The Colorado Rockies are currently leading the National League West division by 0.5 game over the Los Angeles Dodgers. The Rockies have 13 games left, the Dodgers 12. Three of those games will be against each other this week at Dodger Stadium. The Rockies have never won a division title in 25 previous seasons. The Dodgers are going for their sixth straight division title. The stakes don’t get much higher than this.
In fact, for the Rockies, they have probably never been higher. This morning, we published a series preview that said the series that starts tonight is the most important one of the season. More than one reply on Twitter said that it may be the most important series in Rockies history.
Looking back at 25 years of division-title-less history, there aren’t many competitors for the title “Most Important Regular Season Series in Franchise History.” Rather than give in to recency bias and declare this series the winner, let’s look back at those other candidates. The Rockies have nine winning seasons in 26 years, including this year, and have made the playoffs in four of those and came tragically close in another. Three series in particular stand above the rest.
September 25-27, 1995: at Los Angeles
The Rockies first trip to the playoffs came in a year that was shortened by the 1994 players strike that cost the previous year’s World Series. It was the first year of three divisions per league and the first of the Wild Card era and it represents the closest the Rockies have ever come to winning a division title.
The Rockies at one point in July held a five game lead over had spent all but two days between August 30 and September 24 at least tied for first place. Heading into their three game set for the penultimate series of the season, their division lead over the Dodgers stood at a 0.5 game (sound familiar?). They lost the first game of the series 4-3, even though they brought the go-ahead run to the plate in the seventh and ninth innings. They won the next game 7-3 to regain the division lead thanks to five runs in the final four innings. Unfortunately the Dodgers took the division lead for good the next day, beating the Rockies 7-4. To take a half game lead.
Had the Rockies been able to win one more game over the 65-75 Giants, they would’ve at least tied for the division, forcing a play-off for the title. Instead, they split their four game set, including a dramatic 10-9 victory on the last day of the season, and settled for their first ever Wild Card. It would be 12 years before they ever got close again.
September 28-30, 2007: vs. Arizona
Most (if not all) readers of this site remember fondly the Rockies miraculous run to the 2007 National League pennant in which they won 21 of 22 games. What we tend to forget (perhaps intentionally) is the team went into the final series of the year with a chance, despite being 6 1⁄2 games back on September 15, to win the division. They had already won 11 in a row, seven over the Dodgers and four over the Padres, to leapfrog them both in the division standings. If they lost this series to the Dbacks, their season was, likely, over. A sweep and the Rockies would also pass the Diamondbacks for their first division title.
Unfortunately, those hopes were dashed quickly, as Arizona won the first game of the series 4-2 to claim their fourth division title. But the drama wasn’t done! The Rockies still needed to win the next two games to force the now famous Game 163 and claim just their second ever postseason appearance. Perhaps it would’ve been too much to ask for them to win 14 in a row, but if they had we might not have gotten this.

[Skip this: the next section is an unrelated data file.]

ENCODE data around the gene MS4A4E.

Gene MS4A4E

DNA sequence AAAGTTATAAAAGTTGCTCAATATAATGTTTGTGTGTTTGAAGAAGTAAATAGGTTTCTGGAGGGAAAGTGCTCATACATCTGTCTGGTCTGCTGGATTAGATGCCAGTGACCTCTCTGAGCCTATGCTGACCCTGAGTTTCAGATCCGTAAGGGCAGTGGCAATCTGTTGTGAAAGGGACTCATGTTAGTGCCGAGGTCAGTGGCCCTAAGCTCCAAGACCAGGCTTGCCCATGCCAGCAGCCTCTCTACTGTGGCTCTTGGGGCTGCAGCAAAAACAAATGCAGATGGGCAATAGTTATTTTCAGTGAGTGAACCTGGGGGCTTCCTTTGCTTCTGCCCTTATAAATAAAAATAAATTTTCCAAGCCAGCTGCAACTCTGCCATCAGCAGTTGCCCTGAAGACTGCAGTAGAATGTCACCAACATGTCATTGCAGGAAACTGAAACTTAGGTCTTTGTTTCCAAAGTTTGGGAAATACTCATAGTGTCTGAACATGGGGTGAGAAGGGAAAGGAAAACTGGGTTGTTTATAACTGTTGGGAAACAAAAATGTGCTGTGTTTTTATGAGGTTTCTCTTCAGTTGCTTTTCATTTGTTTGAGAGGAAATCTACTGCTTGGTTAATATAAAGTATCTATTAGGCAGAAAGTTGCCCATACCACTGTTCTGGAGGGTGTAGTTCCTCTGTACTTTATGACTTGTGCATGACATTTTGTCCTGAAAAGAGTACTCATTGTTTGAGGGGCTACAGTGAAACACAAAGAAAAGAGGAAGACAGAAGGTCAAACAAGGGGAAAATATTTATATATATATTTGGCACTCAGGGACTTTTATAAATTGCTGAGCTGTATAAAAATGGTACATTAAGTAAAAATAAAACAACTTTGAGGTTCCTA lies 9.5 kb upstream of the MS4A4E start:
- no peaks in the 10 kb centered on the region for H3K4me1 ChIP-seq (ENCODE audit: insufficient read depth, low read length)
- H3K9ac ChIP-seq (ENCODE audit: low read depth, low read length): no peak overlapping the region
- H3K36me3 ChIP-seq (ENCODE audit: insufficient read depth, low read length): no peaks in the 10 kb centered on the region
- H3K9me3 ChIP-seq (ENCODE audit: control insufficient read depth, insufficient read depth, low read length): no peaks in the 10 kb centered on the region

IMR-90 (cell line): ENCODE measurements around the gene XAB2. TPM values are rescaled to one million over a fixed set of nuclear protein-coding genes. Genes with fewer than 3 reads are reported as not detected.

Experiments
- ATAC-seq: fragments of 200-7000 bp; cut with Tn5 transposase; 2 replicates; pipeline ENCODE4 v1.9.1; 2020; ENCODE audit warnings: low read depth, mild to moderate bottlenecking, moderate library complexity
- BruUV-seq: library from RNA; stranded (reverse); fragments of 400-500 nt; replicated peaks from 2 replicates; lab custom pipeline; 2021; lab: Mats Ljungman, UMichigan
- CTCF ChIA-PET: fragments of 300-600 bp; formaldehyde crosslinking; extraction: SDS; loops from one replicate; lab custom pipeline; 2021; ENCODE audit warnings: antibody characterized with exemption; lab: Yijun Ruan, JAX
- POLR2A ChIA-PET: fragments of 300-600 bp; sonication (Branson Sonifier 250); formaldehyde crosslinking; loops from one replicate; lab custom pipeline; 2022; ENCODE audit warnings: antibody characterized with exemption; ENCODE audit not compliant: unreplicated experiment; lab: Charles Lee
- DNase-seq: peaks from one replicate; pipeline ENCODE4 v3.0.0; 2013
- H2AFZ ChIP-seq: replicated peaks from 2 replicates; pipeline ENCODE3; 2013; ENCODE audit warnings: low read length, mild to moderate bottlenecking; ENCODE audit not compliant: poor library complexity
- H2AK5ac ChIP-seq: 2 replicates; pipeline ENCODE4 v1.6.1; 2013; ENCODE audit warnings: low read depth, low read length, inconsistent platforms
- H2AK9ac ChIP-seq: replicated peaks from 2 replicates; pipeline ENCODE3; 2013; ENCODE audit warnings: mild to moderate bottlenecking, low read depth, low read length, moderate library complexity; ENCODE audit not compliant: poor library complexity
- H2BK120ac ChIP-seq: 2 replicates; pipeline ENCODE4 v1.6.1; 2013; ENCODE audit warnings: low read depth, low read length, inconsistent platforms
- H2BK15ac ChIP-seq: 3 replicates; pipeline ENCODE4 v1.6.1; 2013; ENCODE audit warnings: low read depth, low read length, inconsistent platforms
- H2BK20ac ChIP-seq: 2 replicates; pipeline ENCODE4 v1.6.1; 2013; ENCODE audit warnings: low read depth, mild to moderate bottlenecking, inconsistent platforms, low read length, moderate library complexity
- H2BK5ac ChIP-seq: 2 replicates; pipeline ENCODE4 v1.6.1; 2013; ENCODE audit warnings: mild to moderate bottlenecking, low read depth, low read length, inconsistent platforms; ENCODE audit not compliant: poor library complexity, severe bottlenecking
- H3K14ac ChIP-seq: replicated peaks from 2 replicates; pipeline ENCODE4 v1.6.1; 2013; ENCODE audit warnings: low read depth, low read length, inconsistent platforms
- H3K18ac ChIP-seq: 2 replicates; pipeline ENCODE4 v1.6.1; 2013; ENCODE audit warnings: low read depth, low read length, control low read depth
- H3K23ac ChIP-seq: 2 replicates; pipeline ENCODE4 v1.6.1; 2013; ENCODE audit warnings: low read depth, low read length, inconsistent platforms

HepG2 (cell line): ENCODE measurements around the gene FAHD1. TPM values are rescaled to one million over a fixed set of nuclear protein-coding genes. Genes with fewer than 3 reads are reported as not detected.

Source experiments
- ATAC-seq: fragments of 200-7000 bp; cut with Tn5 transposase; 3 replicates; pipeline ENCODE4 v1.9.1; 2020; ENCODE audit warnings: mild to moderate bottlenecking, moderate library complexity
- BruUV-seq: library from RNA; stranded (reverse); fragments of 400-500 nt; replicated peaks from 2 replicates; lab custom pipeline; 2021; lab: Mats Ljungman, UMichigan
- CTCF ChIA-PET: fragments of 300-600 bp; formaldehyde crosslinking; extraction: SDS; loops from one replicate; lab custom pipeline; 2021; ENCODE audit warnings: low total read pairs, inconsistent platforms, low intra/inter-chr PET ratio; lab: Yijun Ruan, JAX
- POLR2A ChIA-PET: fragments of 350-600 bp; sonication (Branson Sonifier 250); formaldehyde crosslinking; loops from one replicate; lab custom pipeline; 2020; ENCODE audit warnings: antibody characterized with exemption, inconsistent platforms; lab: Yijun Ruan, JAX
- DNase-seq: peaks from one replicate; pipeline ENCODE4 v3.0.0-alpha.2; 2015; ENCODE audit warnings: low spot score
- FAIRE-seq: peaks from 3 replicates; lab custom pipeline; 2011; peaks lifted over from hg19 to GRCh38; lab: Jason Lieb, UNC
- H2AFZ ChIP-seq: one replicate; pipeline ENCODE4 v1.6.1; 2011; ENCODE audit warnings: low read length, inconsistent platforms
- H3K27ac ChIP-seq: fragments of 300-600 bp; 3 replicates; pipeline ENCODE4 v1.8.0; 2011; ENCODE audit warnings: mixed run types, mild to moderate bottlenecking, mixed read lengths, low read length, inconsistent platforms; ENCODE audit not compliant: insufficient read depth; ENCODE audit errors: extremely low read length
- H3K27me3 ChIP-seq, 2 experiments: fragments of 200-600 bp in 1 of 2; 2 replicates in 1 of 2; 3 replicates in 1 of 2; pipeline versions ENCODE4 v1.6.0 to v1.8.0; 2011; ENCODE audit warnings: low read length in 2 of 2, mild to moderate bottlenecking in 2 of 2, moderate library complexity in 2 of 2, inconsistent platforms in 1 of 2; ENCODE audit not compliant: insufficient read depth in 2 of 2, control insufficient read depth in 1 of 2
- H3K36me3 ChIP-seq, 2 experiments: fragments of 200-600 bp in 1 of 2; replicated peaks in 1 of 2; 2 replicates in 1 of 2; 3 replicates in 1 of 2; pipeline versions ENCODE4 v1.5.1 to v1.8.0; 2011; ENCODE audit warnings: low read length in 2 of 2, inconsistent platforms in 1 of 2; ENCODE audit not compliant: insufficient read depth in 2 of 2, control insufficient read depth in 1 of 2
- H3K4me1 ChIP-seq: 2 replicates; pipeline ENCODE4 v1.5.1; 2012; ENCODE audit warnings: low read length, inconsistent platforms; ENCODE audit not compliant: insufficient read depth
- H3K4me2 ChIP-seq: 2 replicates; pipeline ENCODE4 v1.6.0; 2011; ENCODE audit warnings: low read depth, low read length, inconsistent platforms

October 2-4, 2009: at Los Angeles
On June 3, 2009, the Rockies were 20-32 and a staggering 15.5 games out of first place already. They had let go of manager Clint Hurdle less than a week before. Then they went an NL best 71-36 to clinch a playoff spot on September 30. That put them two games back of the Dodgers with three games in LA remaining; once again, they would need a sweep in the last series of the year to clinch a division title.
They managed to win the first game of the series 4-3, thanks in large part to six innings and 10 strikeouts from Ubaldo Jimenez. But the next day was all pitching, as a 16-9 Jorge De La Rosa lined up against an 8-8 21-year-old lefty by the name of Clayton Kershaw. Jorge had to leave in the fourth with groin tightness and Kershaw went six, striking out 10. But it was Franklin Morales’ five-run seventh inning that gave the Dodgers their second straight division title under Joe Torre. The Rockies went on to the NLDS as the Wild Card and we’ll just stop talking about that now.
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These are the regular season series that have had the largest impact on the Rockies history. The context tells us they were no doubt very important series at the time, even though we have the benefit of hindsight to see just how important they turned out to be. Considering there’s two weeks left in the season it’s a wonder that this week’s three-game set at Chavez Ravine is in the mix with these three series that were all either the last or second-to-last series of the season. Maybe on October 1 we’ll look back and see another series as even more important to the Rockies’ playoff fate. But for now, it’s clear that these next three games are among the biggest the Rockies have ever played in the regular season.
What was/is the most important regular season series in Rockies history
This poll is closed
September 25-27, 1995
September 28-30, 2007
October 2-4, 2009
September 17-19, 2018
Other (in the comments)